The Left's Court-Packing Campaign is Stuck in the Mud | Opinion

After a year of agitation, the radical Left should take a step back and assess the progress of its campaign to pack the U.S. Supreme Court with partisan ideologues.

It's gone nowhere. Things are so bad that, ahead of what should have been its final public meeting last Friday, the Presidential Commission on the Supreme Court of the United States decided for itself that it needs more time to deliberate before issuing its report.

More time may help the president's progressive base force down a bitter political pill, but it will not change the fact that Americans just want their judicial system left alone.

According to the Wall Street Journal, a Mason-Dixon voter poll shows that only 24 percent of voters support expanding the Supreme Court from nine to 12 or more seats to alter its partisan political balance. The poll, commissioned by First Liberty Institute, surveyed 1,100 registered voters nationally between Nov. 3-6. A previous poll, also released in the Wall Street Journal, showed just 22 percent of voters favored court-packing.

For all of its bleating about a conservative Supreme Court running roughshod over American democracy, the radical Left has barely moved the needle in its months-long court-packing campaign.

Opposition to court-packing—or "court expansion" as the commission now wishes we would call it—was strongest among Republicans (88 percent) and independents (64 percent). But even registered Democratic voters showed weak support. Some 44 percent of Democrats polled by Mason-Dixon opposed court-packing, with only 41 percent in favor.

The poll numbers are not great news for President Joe Biden's commission, as it prepares its final report on various reform measures. Even Biden has indicated that he's "not a fan" of court-packing.

Joe Biden
WASHINGTON, DC - NOVEMBER 19: U.S. President Joe Biden speaks during the 74th annual Thanksgiving turkey pardon of Peanut Butter the turkey in the Rose Garden of the White House November 19, 2021 in Washington, DC. The 2021 National Thanksgiving Turkey, Peanut Butter, and alternate, Jelly, were raised in Jasper, Indiana and will reside on the campus of Purdue University in West Lafayette, Indiana, after today’s presentation. Alex Wong/Getty Images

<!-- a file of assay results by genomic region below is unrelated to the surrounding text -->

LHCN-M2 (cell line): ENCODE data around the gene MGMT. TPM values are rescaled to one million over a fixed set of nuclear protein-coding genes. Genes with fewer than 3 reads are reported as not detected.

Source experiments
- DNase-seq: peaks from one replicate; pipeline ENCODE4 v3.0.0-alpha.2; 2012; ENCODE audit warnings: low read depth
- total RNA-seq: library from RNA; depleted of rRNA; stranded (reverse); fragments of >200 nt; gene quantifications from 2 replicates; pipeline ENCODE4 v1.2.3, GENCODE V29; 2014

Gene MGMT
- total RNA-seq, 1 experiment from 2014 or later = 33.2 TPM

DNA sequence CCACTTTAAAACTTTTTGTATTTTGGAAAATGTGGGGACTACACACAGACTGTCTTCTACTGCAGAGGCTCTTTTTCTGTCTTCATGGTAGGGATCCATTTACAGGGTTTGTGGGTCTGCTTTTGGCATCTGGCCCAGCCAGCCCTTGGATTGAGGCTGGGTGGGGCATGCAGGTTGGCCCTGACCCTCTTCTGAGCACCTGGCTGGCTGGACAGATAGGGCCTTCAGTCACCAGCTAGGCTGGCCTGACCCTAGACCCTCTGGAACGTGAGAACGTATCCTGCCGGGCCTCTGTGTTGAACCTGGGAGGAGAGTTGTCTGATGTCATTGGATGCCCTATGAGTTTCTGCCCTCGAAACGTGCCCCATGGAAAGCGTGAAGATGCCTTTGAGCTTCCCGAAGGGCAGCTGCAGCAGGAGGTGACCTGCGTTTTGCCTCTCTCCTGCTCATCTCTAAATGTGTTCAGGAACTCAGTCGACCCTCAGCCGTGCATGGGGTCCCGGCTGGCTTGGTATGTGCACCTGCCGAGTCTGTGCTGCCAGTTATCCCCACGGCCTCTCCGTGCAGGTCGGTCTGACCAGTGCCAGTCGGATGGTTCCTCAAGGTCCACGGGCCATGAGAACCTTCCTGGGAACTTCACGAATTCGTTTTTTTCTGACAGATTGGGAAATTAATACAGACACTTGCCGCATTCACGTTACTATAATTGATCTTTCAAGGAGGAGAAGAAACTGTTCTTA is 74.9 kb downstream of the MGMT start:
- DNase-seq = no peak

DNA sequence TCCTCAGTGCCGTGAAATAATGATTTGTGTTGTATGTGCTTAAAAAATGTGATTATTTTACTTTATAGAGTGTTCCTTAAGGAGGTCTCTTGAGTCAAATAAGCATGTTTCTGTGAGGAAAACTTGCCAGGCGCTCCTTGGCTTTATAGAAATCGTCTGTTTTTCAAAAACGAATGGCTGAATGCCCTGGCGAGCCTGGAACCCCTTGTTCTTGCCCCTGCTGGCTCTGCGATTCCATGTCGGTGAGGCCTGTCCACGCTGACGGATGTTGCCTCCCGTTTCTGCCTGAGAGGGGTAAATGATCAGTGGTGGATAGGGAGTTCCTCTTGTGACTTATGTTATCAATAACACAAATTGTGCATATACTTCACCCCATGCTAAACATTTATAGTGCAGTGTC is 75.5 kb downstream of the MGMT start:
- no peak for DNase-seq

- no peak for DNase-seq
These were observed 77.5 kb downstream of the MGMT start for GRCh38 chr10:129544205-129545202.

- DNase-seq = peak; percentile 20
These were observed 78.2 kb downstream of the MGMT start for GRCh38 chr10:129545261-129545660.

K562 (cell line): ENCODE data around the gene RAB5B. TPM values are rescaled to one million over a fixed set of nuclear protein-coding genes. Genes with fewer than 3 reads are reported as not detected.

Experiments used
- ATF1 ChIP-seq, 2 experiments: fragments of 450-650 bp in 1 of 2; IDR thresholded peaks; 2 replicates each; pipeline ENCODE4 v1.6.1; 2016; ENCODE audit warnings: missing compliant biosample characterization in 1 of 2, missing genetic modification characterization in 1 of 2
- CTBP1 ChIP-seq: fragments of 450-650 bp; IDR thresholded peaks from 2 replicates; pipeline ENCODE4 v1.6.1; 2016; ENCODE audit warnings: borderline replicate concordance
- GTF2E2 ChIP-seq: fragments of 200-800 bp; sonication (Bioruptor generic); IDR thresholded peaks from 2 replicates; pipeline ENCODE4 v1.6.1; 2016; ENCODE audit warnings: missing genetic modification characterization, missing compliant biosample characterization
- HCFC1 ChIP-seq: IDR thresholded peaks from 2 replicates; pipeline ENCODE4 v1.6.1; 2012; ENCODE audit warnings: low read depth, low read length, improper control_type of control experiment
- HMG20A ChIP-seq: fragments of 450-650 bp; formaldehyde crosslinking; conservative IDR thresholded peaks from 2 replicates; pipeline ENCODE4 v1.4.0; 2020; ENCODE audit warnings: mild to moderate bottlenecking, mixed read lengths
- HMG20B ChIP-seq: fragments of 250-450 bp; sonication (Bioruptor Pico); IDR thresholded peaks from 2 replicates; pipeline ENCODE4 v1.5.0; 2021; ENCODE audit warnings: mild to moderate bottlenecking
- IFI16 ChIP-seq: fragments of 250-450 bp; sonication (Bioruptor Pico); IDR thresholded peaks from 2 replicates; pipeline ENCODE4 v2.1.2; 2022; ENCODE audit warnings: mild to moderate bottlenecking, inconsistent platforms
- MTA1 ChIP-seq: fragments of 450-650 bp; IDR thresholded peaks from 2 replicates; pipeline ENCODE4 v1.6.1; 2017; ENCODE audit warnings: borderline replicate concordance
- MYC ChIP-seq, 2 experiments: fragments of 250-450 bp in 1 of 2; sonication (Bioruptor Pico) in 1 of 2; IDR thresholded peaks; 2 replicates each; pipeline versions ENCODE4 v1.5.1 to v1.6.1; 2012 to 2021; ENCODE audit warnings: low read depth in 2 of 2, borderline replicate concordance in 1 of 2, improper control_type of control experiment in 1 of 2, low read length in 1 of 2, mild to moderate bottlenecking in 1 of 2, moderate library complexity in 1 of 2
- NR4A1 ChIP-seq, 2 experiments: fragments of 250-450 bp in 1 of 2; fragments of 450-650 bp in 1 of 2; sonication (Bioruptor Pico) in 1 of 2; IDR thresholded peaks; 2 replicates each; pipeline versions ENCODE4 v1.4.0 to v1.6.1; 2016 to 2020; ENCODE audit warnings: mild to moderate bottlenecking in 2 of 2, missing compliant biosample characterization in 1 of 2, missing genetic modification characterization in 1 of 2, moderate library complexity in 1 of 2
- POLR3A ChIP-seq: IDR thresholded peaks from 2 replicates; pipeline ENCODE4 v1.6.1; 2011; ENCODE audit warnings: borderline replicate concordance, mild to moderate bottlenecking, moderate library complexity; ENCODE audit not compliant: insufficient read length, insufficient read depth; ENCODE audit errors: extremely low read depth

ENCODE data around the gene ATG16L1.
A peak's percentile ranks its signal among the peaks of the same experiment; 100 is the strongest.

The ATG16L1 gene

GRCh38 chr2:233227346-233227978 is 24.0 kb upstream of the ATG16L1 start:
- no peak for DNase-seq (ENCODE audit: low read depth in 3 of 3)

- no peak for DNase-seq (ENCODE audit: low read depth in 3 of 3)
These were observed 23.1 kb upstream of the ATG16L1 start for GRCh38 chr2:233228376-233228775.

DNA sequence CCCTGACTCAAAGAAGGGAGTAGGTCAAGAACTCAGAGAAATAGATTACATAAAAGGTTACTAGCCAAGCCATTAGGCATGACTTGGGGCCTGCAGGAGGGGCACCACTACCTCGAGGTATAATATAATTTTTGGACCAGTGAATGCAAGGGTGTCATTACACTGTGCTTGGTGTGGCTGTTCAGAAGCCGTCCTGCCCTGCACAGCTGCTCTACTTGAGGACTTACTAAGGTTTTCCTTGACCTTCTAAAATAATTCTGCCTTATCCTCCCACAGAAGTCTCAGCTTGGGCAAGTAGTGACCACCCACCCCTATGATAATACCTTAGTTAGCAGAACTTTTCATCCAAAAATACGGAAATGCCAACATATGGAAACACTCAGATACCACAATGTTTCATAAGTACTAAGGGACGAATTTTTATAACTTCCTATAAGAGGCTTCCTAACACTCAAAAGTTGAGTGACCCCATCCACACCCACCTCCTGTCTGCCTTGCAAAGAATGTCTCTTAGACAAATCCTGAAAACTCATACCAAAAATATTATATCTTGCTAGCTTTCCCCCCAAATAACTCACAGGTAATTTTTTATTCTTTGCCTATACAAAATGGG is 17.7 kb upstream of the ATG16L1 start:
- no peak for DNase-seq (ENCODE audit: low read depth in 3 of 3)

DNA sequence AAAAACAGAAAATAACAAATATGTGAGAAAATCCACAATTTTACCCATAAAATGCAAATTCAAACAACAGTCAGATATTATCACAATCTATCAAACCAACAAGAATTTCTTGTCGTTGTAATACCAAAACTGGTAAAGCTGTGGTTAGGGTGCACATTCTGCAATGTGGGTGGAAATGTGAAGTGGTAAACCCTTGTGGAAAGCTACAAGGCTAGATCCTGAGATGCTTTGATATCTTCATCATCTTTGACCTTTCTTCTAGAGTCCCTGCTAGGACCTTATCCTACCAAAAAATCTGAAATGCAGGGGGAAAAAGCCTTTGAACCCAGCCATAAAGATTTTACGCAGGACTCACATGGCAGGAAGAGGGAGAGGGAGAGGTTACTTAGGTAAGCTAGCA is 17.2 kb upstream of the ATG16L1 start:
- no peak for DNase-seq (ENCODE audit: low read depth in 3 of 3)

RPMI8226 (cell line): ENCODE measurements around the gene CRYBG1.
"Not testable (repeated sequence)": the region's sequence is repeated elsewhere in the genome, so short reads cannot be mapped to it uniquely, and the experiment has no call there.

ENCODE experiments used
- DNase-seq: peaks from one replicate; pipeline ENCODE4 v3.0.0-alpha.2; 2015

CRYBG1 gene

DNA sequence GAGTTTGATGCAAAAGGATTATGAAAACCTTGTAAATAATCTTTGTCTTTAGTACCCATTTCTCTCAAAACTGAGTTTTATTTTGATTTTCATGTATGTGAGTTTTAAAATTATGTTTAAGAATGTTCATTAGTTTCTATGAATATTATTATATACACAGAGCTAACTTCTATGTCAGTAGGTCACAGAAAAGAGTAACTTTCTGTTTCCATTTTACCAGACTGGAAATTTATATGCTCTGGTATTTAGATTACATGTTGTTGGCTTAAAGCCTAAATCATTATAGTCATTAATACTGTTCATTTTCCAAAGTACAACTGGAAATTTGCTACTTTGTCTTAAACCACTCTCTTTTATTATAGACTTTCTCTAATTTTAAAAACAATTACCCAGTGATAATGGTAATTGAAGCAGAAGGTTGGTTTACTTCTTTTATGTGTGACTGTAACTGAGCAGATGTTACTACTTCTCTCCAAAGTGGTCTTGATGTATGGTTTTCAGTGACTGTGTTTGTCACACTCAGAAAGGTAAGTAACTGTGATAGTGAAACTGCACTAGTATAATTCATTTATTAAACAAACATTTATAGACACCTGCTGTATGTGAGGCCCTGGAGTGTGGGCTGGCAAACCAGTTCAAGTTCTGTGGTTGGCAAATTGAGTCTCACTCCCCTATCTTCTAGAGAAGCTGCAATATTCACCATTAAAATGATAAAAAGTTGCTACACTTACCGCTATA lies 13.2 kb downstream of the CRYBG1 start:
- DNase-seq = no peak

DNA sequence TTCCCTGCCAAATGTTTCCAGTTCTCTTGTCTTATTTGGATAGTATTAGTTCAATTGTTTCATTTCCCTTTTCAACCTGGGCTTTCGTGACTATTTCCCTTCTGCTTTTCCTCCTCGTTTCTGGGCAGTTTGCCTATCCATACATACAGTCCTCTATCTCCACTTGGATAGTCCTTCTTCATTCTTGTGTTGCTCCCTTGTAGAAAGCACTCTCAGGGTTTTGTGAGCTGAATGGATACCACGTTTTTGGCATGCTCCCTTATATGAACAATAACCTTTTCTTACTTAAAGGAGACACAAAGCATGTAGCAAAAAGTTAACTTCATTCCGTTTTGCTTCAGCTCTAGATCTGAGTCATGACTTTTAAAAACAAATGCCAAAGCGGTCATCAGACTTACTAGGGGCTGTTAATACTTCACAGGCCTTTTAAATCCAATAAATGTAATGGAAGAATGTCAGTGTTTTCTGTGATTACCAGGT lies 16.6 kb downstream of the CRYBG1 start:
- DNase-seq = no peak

"The last thing we need to do is turn the Supreme Court into just a political football, whoever has the most votes gets whatever they want," Biden said in an interview just before the 2020 election. "Presidents come and go. Supreme Court justices stay for generations."

Although a flip-flop is always possible, Biden may endorse less radical recommendations from his Supreme Court commission. These could include term limits for justices or a mandatory retirement age.

Even for these reforms, support from voters is mixed. The nationwide November polling data showed that voters were split evenly at 47 percent over ending lifetime appointments, with 6 percent undecided. Only Democrats showed majority opposition (56 percent) to lifetime appointments. Most of those polled said lifetime appointments increase the independence of justices.

Voters are generally in favor of term limitations, at least as the term is normally used—a restriction on how long an elected official can stay in office before someone else takes a turn. In the world of politics, term limitations reduce the likelihood of corruption. The opposite may be true if applied to the judiciary. What Alexander Hamilton in Federalist No. 78 called "periodical appointments" would, if applied to federal judges, "be fatal to their necessary independence."

The new poll numbers also show weak public support for a mandatory retirement age—an indirect vindication of Justice Stephen Breyer. The 83-year-old member of the Court's liberal wing has been the target of relentless bullying by radicals who want him to retire and make way for a younger replacement. So far, he has ignored them.

Breyer's comments in his recent book The Authority of the Court and the Peril of Politics on the need for broad public participation in constitutional democracy are worth considering.

"The Constitution creates methods for resolving differences through participation, through argument and debate, through free speech, through a free press, and through compromise," he wrote. "Students and adults alike must practice the skills of cooperation and compromise to learn them and to keep them."

If American democracy is in peril, it's not due to a conservative Supreme Court but to those who would trample on the rule of law and constitutional norms. For now, the good sense of American voters represents the surest safeguard against that threat.

Jeremy Dys (@JeremyDys) is special counsel for litigation and communications for First Liberty Institute, a non-profit law firm dedicated to defending religious freedom for all Americans. Read more at FirstLiberty.org.

The views expressed in this article are the writer's own.